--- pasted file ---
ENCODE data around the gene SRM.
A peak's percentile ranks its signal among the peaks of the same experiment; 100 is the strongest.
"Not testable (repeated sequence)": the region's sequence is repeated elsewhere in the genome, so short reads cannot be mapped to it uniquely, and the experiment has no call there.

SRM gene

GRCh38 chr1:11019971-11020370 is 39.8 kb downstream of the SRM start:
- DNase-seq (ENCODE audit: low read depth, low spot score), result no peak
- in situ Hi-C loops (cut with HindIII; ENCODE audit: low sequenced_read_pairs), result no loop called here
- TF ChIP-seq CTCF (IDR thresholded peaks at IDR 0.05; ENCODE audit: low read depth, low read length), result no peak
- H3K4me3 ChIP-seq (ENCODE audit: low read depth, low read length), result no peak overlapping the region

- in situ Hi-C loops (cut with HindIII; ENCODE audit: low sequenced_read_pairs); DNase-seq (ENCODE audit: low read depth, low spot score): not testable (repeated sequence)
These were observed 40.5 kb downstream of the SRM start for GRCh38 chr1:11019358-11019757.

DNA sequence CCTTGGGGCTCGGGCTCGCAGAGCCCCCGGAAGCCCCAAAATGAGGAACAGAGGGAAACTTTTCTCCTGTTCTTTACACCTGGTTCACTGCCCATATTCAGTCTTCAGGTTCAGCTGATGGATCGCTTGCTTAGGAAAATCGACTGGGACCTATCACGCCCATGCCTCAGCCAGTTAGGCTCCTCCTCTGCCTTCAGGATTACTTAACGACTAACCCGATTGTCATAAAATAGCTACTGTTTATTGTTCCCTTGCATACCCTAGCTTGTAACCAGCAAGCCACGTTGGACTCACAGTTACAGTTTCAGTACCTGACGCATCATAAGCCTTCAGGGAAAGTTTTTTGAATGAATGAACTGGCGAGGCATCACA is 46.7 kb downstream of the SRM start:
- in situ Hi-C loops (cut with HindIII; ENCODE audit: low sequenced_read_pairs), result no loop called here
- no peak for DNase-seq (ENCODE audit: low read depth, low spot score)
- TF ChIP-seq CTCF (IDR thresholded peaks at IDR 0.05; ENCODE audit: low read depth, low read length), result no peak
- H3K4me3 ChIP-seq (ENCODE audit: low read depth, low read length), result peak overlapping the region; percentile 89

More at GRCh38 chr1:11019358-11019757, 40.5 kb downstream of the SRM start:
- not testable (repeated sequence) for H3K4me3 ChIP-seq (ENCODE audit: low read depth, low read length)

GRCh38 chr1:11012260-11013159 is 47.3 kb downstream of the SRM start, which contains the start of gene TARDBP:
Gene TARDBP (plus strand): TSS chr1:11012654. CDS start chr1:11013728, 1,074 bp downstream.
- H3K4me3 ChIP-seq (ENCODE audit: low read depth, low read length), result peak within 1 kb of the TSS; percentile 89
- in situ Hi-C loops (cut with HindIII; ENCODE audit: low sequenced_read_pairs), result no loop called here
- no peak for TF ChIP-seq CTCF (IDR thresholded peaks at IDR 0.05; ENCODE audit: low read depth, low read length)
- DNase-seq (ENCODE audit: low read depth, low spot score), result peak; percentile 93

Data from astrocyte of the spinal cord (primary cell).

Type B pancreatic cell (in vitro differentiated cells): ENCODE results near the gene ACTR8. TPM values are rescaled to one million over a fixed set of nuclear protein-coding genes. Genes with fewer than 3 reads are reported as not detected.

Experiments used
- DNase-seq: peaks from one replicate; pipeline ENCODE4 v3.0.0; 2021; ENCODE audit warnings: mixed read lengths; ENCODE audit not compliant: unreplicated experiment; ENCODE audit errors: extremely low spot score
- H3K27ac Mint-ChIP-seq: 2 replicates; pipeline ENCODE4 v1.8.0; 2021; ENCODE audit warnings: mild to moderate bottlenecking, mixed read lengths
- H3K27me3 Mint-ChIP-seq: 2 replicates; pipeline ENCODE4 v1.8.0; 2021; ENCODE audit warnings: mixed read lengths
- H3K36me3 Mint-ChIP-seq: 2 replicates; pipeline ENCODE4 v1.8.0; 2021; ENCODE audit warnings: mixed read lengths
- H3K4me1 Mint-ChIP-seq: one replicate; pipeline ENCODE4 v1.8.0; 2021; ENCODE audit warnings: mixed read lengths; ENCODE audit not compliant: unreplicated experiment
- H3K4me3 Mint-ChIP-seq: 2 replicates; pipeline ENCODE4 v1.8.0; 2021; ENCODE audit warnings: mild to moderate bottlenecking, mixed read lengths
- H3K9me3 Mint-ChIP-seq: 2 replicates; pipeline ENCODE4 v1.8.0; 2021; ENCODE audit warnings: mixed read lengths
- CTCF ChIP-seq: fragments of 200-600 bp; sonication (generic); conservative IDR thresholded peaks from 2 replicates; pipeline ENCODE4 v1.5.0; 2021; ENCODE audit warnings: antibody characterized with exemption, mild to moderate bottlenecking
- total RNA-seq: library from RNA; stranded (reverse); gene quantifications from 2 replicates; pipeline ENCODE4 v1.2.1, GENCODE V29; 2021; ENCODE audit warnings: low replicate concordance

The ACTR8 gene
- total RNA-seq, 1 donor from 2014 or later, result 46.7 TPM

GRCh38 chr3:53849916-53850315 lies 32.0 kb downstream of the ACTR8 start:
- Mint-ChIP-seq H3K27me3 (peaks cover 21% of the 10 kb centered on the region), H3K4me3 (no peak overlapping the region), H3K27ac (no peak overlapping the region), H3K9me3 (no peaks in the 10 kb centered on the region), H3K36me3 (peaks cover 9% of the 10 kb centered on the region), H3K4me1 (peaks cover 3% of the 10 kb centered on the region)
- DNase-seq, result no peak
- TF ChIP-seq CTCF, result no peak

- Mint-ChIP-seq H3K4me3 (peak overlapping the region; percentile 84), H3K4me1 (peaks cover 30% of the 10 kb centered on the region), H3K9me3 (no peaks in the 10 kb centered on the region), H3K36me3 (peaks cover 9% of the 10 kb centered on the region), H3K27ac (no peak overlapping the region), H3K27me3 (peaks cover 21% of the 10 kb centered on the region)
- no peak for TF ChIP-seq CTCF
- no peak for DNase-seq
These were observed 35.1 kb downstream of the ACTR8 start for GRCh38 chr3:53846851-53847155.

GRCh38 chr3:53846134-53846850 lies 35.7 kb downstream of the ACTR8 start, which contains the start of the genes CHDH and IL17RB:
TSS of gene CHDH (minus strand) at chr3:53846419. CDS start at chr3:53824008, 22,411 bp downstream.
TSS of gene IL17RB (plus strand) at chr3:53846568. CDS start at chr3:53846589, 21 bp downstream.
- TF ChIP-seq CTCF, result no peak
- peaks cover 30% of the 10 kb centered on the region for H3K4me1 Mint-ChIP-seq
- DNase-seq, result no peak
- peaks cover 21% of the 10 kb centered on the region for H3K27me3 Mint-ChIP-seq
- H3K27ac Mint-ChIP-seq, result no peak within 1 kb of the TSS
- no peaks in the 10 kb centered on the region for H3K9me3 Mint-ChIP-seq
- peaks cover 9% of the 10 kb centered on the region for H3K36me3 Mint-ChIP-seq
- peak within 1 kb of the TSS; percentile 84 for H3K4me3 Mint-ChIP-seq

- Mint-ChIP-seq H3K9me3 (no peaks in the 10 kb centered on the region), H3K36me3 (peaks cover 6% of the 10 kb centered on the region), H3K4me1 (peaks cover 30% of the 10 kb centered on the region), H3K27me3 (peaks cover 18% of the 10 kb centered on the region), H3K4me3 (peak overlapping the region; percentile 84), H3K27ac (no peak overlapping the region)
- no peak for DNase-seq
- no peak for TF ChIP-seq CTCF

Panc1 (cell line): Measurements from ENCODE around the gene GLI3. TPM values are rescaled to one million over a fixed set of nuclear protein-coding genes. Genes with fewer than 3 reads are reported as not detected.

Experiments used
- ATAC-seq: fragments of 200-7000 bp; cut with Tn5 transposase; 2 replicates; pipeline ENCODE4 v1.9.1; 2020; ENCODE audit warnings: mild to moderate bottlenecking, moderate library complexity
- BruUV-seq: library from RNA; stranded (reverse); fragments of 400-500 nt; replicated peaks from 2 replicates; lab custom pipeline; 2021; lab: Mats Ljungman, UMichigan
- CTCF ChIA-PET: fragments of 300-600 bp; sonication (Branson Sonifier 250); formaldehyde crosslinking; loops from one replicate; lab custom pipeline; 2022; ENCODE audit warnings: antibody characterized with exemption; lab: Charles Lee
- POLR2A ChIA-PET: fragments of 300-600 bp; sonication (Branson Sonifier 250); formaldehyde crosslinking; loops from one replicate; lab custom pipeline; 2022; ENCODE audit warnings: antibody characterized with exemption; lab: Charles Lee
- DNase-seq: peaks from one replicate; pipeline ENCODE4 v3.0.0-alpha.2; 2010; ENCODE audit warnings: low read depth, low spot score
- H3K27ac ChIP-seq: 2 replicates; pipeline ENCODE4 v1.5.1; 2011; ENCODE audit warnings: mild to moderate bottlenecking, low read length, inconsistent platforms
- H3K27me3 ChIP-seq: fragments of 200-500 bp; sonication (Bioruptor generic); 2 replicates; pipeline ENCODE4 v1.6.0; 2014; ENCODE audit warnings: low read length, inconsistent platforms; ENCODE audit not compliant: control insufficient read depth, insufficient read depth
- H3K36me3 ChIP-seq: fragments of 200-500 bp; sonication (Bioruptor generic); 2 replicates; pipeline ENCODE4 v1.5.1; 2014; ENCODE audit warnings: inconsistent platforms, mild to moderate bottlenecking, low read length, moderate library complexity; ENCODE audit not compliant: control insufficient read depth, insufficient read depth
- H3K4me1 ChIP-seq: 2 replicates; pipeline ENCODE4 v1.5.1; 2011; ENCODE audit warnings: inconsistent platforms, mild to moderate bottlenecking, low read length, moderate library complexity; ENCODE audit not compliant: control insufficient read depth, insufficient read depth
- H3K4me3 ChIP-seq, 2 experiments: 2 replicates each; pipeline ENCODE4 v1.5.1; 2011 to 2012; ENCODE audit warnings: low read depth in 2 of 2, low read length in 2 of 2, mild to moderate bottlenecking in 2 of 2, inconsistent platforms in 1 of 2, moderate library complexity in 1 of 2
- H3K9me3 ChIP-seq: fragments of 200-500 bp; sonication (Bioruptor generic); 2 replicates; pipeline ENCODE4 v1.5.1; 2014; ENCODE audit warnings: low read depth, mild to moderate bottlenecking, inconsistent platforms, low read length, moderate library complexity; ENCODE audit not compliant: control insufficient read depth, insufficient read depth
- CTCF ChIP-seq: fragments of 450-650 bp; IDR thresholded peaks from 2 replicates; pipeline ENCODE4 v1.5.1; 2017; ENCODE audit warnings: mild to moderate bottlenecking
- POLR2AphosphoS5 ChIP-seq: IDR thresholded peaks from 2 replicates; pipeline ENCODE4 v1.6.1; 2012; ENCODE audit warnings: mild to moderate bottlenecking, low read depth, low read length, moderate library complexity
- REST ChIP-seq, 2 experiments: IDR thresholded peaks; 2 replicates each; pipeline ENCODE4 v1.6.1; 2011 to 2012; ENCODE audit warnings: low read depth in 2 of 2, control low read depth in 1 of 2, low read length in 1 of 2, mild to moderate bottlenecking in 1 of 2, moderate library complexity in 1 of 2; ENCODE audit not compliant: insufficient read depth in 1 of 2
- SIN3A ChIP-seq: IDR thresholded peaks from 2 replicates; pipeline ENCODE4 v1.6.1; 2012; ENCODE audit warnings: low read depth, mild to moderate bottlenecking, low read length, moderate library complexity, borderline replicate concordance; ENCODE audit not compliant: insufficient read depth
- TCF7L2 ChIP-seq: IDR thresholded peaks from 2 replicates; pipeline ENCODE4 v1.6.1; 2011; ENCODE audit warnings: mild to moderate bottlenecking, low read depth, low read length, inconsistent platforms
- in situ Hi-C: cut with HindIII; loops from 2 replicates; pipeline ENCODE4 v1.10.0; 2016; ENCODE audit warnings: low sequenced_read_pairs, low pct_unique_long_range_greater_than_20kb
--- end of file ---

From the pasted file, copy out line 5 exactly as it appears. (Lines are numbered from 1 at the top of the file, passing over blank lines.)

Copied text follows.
GRCh38 chr1:11019971-11020370 is 39.8 kb downstream of the SRM start: